Mitch Seavey, the current leader, was last reported into Elim (race mile 856) and has 12 dogs on the line. By most accounts, it's his race to lose at this point. But anyone who followed the race in 2014, when Jeff King was a veritable shoo-in for first only to hit a blizzard and scratch so close to his goal, knows it isn't over until it's over. But if Mitch continues to run the near perfect race he has so far, he will not only take first but may even set a new all-time fastest finish and usurp that title from his son, Dallas. And even if Mitch cinches the victory, it will be interesting to see how the top 10 shakes out. With names like Dallas Seavey, Nicolas Petit, Joar Leifseth Ulsom, Wade Marrs, Ray Redington Jr, and Pete Kaiser all at the top of the leader board, I'm proud to say that 2 of the 17 women in this year's race are also rounding out the top 10... Jessie Royer and Aliy Zirkle. In a sport that has historically been dominated by men, I will put on my feminist cap for a moment and applaud these ladies for proving they're just as tough, just as determined, and just as capable as anyone out there. Another race within the race to watch? Rookie of the Year. With 17 rookies in the field, only 3 are currently reported in the top 40, and only 2 in the top 20 ~ Sebastien Vergnaud and Robert Redington.
News coverage at this point in the race almost always focuses on the front of the pack, and I cannot fault anyone for that. And while that makes tidbits about the twins harder to find, it does give us a good look at what Kristy and Anna will soon be facing. And by most accounts, it's quite lovely. When mushers hit Unalakleet, they will have completed their time on the Yukon River and will mush the final 261 miles along the Norton Sound and Bering Sea coast. This final portion of trail has been known for ground blizzards and extreme winds, but this year is gracing mushers with cool - but not frigid - temps, little to no wind, and a big beautiful moon that must make mushing the trails at night a very surreal experience.
The runs between checkpoints after Unalakleet are also shorter (55 miles or less), so expect the twins to minimize camping along the trail and take most of their rests in checkpoint. Also remember that every musher has one final 8-hour required stop in White Mountain.
To help you shake the last of those Monday blues, check out this article I stumbled across that gives a great inside look at Kristy and Anna and how they feel out on the trail. And here are a few pictures to illustrate the race at this point.
Alaska is trending again, so here are some fun facts you may - or may not - know about America's 49th state...!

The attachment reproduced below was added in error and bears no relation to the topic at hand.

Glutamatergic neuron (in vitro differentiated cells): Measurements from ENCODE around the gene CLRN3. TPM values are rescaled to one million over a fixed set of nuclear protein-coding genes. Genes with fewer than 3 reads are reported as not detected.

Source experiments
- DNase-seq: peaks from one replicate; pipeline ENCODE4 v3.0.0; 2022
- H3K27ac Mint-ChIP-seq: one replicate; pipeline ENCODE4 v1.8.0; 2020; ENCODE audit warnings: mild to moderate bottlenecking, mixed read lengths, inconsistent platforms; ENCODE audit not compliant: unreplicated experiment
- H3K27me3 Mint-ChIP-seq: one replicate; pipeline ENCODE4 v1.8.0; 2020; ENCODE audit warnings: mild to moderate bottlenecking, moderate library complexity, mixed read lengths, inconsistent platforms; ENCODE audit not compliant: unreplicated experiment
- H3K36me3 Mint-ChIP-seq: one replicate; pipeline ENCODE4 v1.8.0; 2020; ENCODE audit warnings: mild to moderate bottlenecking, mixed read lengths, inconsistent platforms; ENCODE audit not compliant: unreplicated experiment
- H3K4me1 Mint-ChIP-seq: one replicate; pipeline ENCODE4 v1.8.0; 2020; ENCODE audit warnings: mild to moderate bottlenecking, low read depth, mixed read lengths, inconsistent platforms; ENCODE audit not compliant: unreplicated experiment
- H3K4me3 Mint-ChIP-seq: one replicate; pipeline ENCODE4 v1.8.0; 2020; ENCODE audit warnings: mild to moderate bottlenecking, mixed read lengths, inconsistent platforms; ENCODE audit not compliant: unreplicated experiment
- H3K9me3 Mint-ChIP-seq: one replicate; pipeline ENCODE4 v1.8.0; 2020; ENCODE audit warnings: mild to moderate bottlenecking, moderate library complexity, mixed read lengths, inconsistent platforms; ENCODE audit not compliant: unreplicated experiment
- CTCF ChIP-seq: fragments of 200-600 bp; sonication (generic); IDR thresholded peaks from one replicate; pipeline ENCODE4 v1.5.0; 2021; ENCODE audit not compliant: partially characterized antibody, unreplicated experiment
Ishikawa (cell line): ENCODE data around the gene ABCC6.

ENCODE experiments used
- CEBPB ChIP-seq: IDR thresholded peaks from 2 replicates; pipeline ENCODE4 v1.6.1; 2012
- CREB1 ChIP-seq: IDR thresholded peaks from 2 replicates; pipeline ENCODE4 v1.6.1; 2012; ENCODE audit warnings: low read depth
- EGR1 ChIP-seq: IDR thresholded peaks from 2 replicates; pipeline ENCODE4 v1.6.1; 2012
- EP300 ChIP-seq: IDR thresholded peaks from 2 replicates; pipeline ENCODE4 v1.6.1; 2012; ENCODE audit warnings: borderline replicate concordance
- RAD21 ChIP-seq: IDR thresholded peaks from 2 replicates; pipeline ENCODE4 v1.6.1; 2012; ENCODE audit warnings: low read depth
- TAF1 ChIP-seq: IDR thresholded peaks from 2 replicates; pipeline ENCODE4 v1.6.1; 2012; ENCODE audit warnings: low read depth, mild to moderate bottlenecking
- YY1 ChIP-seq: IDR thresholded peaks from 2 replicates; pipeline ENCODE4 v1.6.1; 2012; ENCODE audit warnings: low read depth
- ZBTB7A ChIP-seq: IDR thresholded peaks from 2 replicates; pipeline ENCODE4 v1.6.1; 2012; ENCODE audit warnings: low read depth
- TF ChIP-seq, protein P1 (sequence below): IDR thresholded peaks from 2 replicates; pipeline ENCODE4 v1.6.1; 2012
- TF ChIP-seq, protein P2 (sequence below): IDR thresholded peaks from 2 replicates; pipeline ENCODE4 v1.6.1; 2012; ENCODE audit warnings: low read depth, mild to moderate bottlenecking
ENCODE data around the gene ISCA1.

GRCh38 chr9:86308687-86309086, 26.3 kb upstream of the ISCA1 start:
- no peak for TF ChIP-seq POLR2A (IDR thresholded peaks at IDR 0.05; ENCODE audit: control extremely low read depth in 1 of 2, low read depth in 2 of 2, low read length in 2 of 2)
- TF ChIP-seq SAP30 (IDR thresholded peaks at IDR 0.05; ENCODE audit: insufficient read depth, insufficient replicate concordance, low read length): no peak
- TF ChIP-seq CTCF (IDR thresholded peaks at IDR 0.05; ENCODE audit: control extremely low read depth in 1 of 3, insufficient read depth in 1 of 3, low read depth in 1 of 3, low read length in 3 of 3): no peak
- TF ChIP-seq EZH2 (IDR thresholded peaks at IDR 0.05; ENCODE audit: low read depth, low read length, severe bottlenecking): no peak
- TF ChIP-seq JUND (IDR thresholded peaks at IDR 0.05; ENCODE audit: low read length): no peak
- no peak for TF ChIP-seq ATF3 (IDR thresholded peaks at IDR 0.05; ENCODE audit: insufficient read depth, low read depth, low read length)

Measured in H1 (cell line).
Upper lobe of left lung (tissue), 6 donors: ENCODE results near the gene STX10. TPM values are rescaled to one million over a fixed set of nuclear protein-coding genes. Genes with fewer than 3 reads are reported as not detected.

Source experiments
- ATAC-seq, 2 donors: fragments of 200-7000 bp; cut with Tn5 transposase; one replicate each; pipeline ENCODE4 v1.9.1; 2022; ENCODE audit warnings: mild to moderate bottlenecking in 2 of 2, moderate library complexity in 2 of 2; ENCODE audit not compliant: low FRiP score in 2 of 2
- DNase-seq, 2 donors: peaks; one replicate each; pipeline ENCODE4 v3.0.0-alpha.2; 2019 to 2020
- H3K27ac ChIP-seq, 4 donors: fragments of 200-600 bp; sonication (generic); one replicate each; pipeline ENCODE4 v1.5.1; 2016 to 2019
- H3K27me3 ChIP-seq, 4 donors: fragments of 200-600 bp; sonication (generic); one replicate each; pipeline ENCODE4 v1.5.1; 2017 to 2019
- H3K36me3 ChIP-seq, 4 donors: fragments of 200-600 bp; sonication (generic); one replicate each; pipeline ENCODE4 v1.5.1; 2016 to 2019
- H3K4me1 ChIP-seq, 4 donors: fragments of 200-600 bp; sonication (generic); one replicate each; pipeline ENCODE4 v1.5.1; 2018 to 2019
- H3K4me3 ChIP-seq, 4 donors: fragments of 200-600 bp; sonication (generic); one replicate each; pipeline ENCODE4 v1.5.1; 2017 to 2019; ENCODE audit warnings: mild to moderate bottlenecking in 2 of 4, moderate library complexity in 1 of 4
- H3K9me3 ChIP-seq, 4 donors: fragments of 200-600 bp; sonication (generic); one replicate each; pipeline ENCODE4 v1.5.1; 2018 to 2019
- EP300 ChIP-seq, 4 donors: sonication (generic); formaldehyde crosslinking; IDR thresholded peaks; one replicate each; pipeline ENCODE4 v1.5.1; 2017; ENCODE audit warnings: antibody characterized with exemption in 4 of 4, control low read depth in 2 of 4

* It's big. Over twice-the-size-of-Texas big. The state of Rhode Island could fit into Alaska 425 times.
* In October 1867, US Secretary of State William H Seward offered Russia $7.2mm for the land, or 2c per acre. For some time, this was known by many as "Seward's Folly."
* The wild forget-me-not is the state flower, the willow ptarmigan the state bird, the Sitka spruce the state tree, the four-spot skimmer dragonfly is the state insect, and dog mushing the official state sport.
* Jade is the official gemstone. Gold was discovered in 1880.
* Nearly one-third of Alaska lies within the arctic circle.
* Alaska has the lowest population density in America. By contrast, it's coastline extends over 6,600 miles.
* 17 of the 20 highest peaks in the US are located in Alaska. At 20,230 feet above sea level, Mt. McKinley, located in Alaska's interior, is the highest point in North America.
* In 1915, the record high temperature in Alaska was set at 100F at Fort Yukon; the record low temp was -80F set at Prospect Creek Camp in 1971.
I've been following the Iditarod closely since Kristy first ran it in 2010. And even in those eight years - let alone since Right Said Fred had their top 40 hit 'I'm Too Sexy' in 1992, the Iditarod first started in 1973, or the lifesaving serum run happened in 1925 - sleds have been evolving. Let's take a quick look...
When the serum run took place in 1925, sleds were made of wood and far heavier. They didn't have today's plastic runners or titanium parts, let alone the rest of today's modern gear. Dogs were generally larger, heavier, and slower. Skewed towards endurance over speed and nimbleness.
Sleds over the last decade or so have a few key things in common. Mushers carry one, if not two, snowhooks ~ heavy metal anchors for securing a team. Sleds have a secondary braking system, consisting of a drag pad and often diamond-tipped brake. These are used to slow the team and sled, particularly when navigating more challenging terrain. Iditarod rules prohibit things like wheels or sails and require a secure compartment that can safely carry at least two dogs, as well as the race-mandated gear. Of the sleds most commonly seen on the trail today, the twins still opt for a more traditional stand-up sled. Gear is carried in the sled bag and can be shifted to accommodate carrying dogs. Bales of straw can be carried on top of the sled bag itself.
But all sports are prone to evolution, and the Iditarod is no different. In recent years, mushers have added compartments behind where they stand to store coolers and give them a place to sit over tedious stretches of trail; cabooses or trailers to haul dogs or supplies (although note that new Iditarod rules prohibit hauling dogs in trailers for safety reasons); and, leave it to a Seavey... a batmobile.
No matter how each musher crafts his or her sled, within Iditarod race rules, one thing will remain the same. They require a pack of amazing canine athletes to move it down the trail.
Go to Iditarod.com!